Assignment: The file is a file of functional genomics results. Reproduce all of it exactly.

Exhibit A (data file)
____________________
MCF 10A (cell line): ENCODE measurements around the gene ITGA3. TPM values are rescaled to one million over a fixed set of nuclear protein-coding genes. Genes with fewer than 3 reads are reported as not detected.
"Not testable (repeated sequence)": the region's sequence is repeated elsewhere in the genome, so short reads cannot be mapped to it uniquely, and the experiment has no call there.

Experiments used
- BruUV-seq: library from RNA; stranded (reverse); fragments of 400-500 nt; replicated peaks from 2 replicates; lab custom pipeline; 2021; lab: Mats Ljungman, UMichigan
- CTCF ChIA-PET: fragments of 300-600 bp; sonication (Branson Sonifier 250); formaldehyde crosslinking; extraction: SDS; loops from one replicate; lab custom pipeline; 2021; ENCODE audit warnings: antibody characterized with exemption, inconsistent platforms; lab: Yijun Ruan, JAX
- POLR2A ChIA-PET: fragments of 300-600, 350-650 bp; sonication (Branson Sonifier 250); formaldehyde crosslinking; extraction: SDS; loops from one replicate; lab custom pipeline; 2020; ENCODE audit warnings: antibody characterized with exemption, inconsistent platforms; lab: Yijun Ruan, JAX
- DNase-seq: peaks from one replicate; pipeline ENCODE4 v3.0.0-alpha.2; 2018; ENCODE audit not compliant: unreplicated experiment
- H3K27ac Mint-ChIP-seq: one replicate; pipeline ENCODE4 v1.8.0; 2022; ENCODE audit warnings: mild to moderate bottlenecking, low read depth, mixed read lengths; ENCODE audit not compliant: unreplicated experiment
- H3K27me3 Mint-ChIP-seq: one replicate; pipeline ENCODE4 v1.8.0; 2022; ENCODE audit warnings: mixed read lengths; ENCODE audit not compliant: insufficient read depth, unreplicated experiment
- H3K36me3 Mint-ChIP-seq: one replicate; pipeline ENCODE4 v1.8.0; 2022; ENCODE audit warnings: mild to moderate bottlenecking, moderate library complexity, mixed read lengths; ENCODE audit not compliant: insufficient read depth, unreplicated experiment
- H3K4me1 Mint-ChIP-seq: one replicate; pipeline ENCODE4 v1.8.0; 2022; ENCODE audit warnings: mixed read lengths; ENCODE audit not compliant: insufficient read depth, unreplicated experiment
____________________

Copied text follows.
MCF 10A (cell line): ENCODE measurements around the gene ITGA3. TPM values are rescaled to one million over a fixed set of nuclear protein-coding genes. Genes with fewer than 3 reads are reported as not detected.
"Not testable (repeated sequence)": the region's sequence is repeated elsewhere in the genome, so short reads cannot be mapped to it uniquely, and the experiment has no call there.

Experiments used
- BruUV-seq: library from RNA; stranded (reverse); fragments of 400-500 nt; replicated peaks from 2 replicates; lab custom pipeline; 2021; lab: Mats Ljungman, UMichigan
- CTCF ChIA-PET: fragments of 300-600 bp; sonication (Branson Sonifier 250); formaldehyde crosslinking; extraction: SDS; loops from one replicate; lab custom pipeline; 2021; ENCODE audit warnings: antibody characterized with exemption, inconsistent platforms; lab: Yijun Ruan, JAX
- POLR2A ChIA-PET: fragments of 300-600, 350-650 bp; sonication (Branson Sonifier 250); formaldehyde crosslinking; extraction: SDS; loops from one replicate; lab custom pipeline; 2020; ENCODE audit warnings: antibody characterized with exemption, inconsistent platforms; lab: Yijun Ruan, JAX
- DNase-seq: peaks from one replicate; pipeline ENCODE4 v3.0.0-alpha.2; 2018; ENCODE audit not compliant: unreplicated experiment
- H3K27ac Mint-ChIP-seq: one replicate; pipeline ENCODE4 v1.8.0; 2022; ENCODE audit warnings: mild to moderate bottlenecking, low read depth, mixed read lengths; ENCODE audit not compliant: unreplicated experiment
- H3K27me3 Mint-ChIP-seq: one replicate; pipeline ENCODE4 v1.8.0; 2022; ENCODE audit warnings: mixed read lengths; ENCODE audit not compliant: insufficient read depth, unreplicated experiment
- H3K36me3 Mint-ChIP-seq: one replicate; pipeline ENCODE4 v1.8.0; 2022; ENCODE audit warnings: mild to moderate bottlenecking, moderate library complexity, mixed read lengths; ENCODE audit not compliant: insufficient read depth, unreplicated experiment
- H3K4me1 Mint-ChIP-seq: one replicate; pipeline ENCODE4 v1.8.0; 2022; ENCODE audit warnings: mixed read lengths; ENCODE audit not compliant: insufficient read depth, unreplicated experiment